Review By Infodad.com,September 2012
The energetic Concerto Grosso, for string quartet and string orchestra, is particularly interesting, using a Baroque form to play two violins (Carmine Lauri and David Alberman), a viola (Paul Silverthorne) and a cello (Timothy Hugh) against a larger string complement—much in the style of the concerto/ripieno design of Baroque concerti grossi. But Fuchs’ piece clearly pays homage to the old style rather than trying to copy it slavishly, creating an intriguing mixture of old and new. Two other works on this disc play single instruments against an ensemble, but in an integrated rather than concerto-like oppositional manner: American Rhapsody for violin and orchestra and Divinum Mysterium for viola and orchestra. Both pieces are lyrical and
Review By James Manheim,Allmusic.com,September 2012
Two works here, Atlantic Riband and American Rhapsody, are patriotic crowd-pleasers…Perhaps the album’s most effective work…is the Concerto Grosso, a sort of Mahlerian take on the Baroque form, setting a string quartet against a string orchestra in a pleasing variety of textures amplified by luscious harmonies. Conductor JoAnn Falletta, leading the London Symphony Orchestra, is an ideal ambassador…which anyone sitting at a free outdoor summer concert might enjoy, but which holds up to repeated hearings. Recommended, especially to symphonic programmers. © 2012 Allmusic.com Read complete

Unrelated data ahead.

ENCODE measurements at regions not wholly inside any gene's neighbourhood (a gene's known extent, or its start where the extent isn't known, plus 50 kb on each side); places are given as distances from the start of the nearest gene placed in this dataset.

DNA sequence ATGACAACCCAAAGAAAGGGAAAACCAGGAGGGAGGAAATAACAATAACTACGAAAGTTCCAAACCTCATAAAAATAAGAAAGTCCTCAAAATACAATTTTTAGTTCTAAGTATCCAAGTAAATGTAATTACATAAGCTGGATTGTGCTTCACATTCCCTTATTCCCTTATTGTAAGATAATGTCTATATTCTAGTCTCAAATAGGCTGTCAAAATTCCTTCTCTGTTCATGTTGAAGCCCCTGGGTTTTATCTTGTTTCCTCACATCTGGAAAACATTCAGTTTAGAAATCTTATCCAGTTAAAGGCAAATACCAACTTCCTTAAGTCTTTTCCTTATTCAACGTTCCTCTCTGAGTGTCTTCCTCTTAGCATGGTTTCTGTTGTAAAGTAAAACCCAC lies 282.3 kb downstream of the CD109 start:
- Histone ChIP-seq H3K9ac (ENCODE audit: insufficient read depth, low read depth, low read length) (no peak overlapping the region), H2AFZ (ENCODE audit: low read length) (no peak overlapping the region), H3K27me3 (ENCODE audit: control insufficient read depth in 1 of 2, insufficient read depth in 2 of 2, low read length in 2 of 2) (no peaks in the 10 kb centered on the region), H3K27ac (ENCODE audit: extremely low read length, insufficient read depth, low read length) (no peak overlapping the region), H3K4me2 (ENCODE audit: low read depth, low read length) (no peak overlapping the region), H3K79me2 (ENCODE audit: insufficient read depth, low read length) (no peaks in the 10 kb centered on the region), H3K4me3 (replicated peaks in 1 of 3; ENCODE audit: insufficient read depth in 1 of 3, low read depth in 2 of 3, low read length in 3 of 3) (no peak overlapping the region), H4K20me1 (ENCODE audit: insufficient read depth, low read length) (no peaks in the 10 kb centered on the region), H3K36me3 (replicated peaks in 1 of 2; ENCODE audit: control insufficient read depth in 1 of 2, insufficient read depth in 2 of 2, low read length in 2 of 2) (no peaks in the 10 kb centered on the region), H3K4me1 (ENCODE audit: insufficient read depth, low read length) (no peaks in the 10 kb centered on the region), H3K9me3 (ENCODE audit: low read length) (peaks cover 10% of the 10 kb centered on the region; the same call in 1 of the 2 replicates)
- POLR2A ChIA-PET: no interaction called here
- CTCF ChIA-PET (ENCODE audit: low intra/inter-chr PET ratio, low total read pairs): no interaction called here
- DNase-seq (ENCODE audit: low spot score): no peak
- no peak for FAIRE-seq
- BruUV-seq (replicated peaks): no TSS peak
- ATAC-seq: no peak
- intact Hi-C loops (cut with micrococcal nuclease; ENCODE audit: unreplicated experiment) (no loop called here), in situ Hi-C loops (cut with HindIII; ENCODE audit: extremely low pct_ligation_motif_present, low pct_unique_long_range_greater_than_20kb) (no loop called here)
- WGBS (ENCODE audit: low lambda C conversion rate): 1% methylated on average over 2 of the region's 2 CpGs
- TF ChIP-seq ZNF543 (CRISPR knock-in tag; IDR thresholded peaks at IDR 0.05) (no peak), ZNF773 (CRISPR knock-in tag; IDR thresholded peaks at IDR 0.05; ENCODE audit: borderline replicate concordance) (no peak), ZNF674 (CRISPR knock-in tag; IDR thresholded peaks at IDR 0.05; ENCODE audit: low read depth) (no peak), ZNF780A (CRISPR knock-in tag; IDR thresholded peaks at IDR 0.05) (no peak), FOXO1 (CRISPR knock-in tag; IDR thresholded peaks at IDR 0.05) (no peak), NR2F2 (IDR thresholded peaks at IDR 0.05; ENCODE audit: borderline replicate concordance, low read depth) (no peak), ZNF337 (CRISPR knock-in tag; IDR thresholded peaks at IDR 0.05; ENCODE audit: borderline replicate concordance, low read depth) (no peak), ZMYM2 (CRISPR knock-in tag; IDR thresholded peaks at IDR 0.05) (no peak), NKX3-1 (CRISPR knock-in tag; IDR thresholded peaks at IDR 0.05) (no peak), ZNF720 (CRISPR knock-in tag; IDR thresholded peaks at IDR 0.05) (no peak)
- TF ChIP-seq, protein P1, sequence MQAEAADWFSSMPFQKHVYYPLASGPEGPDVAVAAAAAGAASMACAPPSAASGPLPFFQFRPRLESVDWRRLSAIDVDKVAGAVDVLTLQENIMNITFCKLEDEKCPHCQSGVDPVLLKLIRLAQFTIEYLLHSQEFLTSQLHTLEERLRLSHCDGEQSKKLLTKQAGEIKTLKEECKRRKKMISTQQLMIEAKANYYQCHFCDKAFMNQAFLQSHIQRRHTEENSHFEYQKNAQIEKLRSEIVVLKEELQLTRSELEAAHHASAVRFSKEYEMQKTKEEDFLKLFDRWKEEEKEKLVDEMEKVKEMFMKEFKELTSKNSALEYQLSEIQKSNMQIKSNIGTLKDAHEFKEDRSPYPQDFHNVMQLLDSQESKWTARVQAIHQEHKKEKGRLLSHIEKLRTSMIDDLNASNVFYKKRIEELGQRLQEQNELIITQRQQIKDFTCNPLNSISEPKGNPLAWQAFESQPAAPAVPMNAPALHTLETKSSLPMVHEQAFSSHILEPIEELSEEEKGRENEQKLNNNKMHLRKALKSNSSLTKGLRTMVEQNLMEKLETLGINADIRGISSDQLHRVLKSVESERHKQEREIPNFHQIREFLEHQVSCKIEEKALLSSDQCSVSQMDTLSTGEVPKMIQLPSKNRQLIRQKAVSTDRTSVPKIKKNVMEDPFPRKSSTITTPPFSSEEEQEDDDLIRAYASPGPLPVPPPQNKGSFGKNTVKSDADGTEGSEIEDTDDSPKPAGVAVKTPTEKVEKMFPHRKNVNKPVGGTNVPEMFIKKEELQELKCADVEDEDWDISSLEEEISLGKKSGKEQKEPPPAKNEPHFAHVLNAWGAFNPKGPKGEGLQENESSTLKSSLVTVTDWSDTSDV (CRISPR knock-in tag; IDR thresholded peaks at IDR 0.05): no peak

Review By Anthony Burton,BBC Music Magazine,September 2012
Kenneth Fuchs—born 1956, professor of composition at the University of Connecticut—writes in a mainstream tonal idiom. He’s a master of orchestral writing: resonantly built-up chords, scurrying string textures, lucid woodwind exchanges, telling interjections from brass and percussion. In this selection of works from the last five years, Atlantic Riband portrays the movement of a majestic transatlantic liner; American Rhapsody for violin and orchestra is would round a quasi-improvisatory solo line; Divinum Mysterium for viola and orchestra resourcefully explores the possibilities of a hymn tune; the Concerto Grosso makes imaginative use of the combination of string quartet and string orchestra; and Discover the Wild is a short, breezy